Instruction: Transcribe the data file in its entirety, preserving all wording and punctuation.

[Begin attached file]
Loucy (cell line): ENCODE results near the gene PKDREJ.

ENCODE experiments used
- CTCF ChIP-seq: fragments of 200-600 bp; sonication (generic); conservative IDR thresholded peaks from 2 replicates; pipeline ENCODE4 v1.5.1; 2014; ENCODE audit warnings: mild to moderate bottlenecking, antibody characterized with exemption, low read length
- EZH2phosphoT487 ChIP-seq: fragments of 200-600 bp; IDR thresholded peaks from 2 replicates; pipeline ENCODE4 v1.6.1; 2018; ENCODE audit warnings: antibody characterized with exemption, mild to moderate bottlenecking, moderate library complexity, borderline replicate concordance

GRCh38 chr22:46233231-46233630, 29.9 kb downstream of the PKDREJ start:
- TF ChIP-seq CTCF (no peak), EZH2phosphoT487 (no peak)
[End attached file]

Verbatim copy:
Loucy (cell line): ENCODE results near the gene PKDREJ.

ENCODE experiments used
- CTCF ChIP-seq: fragments of 200-600 bp; sonication (generic); conservative IDR thresholded peaks from 2 replicates; pipeline ENCODE4 v1.5.1; 2014; ENCODE audit warnings: mild to moderate bottlenecking, antibody characterized with exemption, low read length
- EZH2phosphoT487 ChIP-seq: fragments of 200-600 bp; IDR thresholded peaks from 2 replicates; pipeline ENCODE4 v1.6.1; 2018; ENCODE audit warnings: antibody characterized with exemption, mild to moderate bottlenecking, moderate library complexity, borderline replicate concordance

GRCh38 chr22:46233231-46233630, 29.9 kb downstream of the PKDREJ start:
- TF ChIP-seq CTCF (no peak), EZH2phosphoT487 (no peak)